January 21, 2015
This is the first blog post of the new year, and comes from one of my current undergraduate dissertation students Jennifer Burns.
Research shows that as well as the bully and victim in a bullying scenario, other children will also be present, who are known as ‘bystanders’. These bystanders, despite sometimes wanting to, rarely step in and defend the victim of bullying behaviours. Rather, they often withdraw from the scene or assist in bullying. Therefore, this study set out to identify factors which may explain these behaviours of bystander children in bullying contexts.
Previous research has shown that both individual and group factors will influence how children behave in bullying situations, and so this study looked at both individual attitudes to bullying and group norms regarding bullying. Group norms are the expected standard of behaviour within a group, whilst attitudes are students moral beliefs regarding bullying.
Additionally, this study applied Social Dilemma theory to school based bullying. Social Dilemmas are considered situations where an individual must make a decision based on the outcomes for themselves, as they do not believe that others will support or join them in their choice of behaviour. So, a child may not want to defend another if they feel that, unless other children help, it is a waste of time.
This study therefore predicted that children with anti-bullying attitudes and anti-bullying group norms would be less likely to bully and more likely to defend. Conversely, the greater the social dilemma reported, the more likely they would be to withdraw or assist bullying.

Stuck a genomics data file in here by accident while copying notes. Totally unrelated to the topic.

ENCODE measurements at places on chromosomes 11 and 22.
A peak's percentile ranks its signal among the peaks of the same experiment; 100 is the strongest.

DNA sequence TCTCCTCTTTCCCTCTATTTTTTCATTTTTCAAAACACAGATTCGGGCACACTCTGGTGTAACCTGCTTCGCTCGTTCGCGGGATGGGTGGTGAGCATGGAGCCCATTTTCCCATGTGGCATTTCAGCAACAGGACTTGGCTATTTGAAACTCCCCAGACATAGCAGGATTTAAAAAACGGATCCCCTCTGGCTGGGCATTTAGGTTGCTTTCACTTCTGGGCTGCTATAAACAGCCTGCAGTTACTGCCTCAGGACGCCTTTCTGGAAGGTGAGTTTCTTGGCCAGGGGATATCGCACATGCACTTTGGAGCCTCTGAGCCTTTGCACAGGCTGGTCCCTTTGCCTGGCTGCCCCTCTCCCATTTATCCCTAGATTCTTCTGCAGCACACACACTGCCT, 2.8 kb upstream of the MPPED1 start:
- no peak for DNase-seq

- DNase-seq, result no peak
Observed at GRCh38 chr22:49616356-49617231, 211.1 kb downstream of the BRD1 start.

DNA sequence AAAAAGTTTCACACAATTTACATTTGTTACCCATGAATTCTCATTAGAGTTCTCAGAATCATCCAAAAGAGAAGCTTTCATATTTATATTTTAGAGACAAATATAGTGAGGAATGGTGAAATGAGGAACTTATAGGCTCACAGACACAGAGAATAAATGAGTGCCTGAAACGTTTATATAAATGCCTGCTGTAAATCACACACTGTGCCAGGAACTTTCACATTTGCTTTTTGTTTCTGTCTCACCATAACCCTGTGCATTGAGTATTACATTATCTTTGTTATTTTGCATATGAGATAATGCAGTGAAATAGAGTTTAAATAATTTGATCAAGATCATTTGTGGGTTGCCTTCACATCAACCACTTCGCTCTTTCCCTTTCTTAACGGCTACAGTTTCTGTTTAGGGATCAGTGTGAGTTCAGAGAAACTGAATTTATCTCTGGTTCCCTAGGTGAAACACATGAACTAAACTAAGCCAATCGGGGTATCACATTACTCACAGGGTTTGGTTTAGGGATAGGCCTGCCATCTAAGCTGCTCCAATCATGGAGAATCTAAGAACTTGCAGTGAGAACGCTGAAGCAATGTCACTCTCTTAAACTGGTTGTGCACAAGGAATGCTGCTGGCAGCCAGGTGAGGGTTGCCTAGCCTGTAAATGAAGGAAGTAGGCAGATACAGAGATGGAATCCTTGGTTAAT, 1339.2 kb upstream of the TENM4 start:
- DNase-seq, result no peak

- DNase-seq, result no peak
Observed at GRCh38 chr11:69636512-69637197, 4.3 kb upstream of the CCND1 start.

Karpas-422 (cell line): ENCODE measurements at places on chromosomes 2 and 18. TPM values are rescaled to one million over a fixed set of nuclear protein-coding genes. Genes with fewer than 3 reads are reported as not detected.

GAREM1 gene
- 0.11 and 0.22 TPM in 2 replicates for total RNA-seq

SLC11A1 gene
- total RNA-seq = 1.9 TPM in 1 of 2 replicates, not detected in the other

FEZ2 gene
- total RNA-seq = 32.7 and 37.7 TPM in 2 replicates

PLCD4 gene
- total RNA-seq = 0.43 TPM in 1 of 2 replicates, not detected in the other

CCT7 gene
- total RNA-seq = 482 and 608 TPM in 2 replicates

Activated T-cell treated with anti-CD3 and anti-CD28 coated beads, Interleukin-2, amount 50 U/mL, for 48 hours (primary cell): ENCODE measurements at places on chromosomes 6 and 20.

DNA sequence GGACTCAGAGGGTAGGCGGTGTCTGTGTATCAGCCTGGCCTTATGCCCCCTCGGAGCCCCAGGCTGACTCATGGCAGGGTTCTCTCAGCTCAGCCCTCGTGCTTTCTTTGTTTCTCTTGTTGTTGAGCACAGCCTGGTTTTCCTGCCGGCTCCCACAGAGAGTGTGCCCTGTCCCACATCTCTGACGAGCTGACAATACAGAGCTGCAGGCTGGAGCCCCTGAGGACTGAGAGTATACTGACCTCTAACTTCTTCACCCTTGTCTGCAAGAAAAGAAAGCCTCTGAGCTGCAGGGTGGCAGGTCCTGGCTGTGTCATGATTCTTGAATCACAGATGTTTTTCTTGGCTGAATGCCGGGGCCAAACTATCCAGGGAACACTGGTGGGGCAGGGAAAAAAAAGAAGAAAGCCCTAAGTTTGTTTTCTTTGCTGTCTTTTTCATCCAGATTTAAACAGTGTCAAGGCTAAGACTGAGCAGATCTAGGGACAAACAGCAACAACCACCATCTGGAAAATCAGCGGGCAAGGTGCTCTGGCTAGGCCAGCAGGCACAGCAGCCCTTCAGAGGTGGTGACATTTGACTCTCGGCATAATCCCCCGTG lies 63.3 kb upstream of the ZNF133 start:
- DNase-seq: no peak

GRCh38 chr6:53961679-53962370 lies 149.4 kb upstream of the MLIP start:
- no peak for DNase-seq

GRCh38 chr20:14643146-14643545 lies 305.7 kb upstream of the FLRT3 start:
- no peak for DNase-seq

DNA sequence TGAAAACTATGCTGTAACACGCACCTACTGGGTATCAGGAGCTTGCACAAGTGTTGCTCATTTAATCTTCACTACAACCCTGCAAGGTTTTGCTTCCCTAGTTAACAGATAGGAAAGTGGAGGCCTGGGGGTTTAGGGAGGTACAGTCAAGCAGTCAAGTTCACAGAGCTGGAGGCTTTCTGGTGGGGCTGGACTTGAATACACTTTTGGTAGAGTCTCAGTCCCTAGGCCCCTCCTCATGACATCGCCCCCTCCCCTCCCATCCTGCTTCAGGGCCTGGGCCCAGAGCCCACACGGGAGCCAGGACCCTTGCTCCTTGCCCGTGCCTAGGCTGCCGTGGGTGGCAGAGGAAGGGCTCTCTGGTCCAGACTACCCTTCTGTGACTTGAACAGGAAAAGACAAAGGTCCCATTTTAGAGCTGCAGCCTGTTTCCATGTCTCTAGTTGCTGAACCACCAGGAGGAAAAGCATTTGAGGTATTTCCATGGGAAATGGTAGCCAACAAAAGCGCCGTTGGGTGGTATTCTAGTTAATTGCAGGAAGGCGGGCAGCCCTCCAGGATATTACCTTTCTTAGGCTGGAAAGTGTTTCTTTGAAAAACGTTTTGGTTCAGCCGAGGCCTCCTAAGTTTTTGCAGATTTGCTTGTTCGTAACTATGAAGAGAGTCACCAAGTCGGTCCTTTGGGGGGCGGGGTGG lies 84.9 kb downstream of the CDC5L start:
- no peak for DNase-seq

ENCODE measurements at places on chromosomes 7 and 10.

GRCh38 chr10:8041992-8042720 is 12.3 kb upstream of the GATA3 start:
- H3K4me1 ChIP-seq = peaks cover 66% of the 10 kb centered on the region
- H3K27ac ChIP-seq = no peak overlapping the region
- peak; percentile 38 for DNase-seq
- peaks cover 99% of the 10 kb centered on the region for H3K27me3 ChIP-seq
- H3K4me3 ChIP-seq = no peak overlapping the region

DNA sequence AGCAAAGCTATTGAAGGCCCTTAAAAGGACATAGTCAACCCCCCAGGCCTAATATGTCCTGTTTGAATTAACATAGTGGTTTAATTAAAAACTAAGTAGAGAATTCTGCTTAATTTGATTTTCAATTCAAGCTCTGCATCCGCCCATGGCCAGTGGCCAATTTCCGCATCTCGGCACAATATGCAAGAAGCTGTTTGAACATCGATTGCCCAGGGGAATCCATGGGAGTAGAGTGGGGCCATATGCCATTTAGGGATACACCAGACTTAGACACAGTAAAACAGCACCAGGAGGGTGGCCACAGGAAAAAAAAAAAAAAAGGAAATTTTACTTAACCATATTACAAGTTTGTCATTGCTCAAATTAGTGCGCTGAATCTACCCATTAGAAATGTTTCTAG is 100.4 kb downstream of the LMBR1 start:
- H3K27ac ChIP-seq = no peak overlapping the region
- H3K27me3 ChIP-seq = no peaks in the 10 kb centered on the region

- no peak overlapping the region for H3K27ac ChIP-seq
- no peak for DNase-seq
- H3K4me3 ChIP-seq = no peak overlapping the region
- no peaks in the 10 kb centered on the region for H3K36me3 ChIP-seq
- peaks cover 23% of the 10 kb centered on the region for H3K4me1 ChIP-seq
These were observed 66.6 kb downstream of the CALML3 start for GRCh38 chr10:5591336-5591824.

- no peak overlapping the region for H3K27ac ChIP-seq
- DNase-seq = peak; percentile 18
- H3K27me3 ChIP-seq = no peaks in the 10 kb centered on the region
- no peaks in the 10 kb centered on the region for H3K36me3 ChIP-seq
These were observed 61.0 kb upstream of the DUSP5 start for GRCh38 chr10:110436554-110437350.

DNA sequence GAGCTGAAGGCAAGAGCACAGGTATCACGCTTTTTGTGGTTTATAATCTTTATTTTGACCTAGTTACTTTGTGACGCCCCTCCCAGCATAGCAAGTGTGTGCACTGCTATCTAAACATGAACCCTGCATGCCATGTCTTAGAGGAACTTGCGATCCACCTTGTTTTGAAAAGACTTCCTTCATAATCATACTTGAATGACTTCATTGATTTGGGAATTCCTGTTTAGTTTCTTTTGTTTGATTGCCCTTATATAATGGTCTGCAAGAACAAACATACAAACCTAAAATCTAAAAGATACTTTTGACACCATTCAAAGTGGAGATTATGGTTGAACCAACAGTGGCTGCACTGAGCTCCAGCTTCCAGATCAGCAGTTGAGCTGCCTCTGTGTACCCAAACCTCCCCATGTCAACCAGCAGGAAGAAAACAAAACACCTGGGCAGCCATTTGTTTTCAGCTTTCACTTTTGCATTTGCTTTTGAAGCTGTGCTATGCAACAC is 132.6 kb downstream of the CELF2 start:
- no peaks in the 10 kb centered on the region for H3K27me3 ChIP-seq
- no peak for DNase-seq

A total of 292 students aged 11-14 years, from a residential school in the USA participated. There were roughly equal numbers of male and female participating students. All children stayed in residences with approximately 10-12 other children of the same sex.
The children completed an online survey that related to bullying experiences within their school residences. The children accessed these online at school. The measure first asked them to report how their fellow housemates usually behave in bullying situations. They then completed sections which asked about their attitudes towards bullying, revealing either anti-bullying or pro-bullying attitudes, and subsequently about the group norms regarding bullying within their residence. The final section asked about the social dilemmas that the children face for physical, verbal and relational bullying.
Nearly all students reported witnessing bullying in their residences; most common was verbal or relational bullying. Over half of students said that standing up for the victim by themselves would be dangerous and ineffective. In contrast, nearly half of students reported that group efforts to defend the victim are safer and more effective. Very few students believed their housemates would support them if they defended a victim. Individual’s attitudes, reported group norms, and perception of social dilemma each contributed to predicting how children react to bullying. Higher perception of a social dilemma was related to higher bullying and withdrawing behaviour. This study therefore advanced insight into group factors that are associated with, and appear important to bystander behaviour.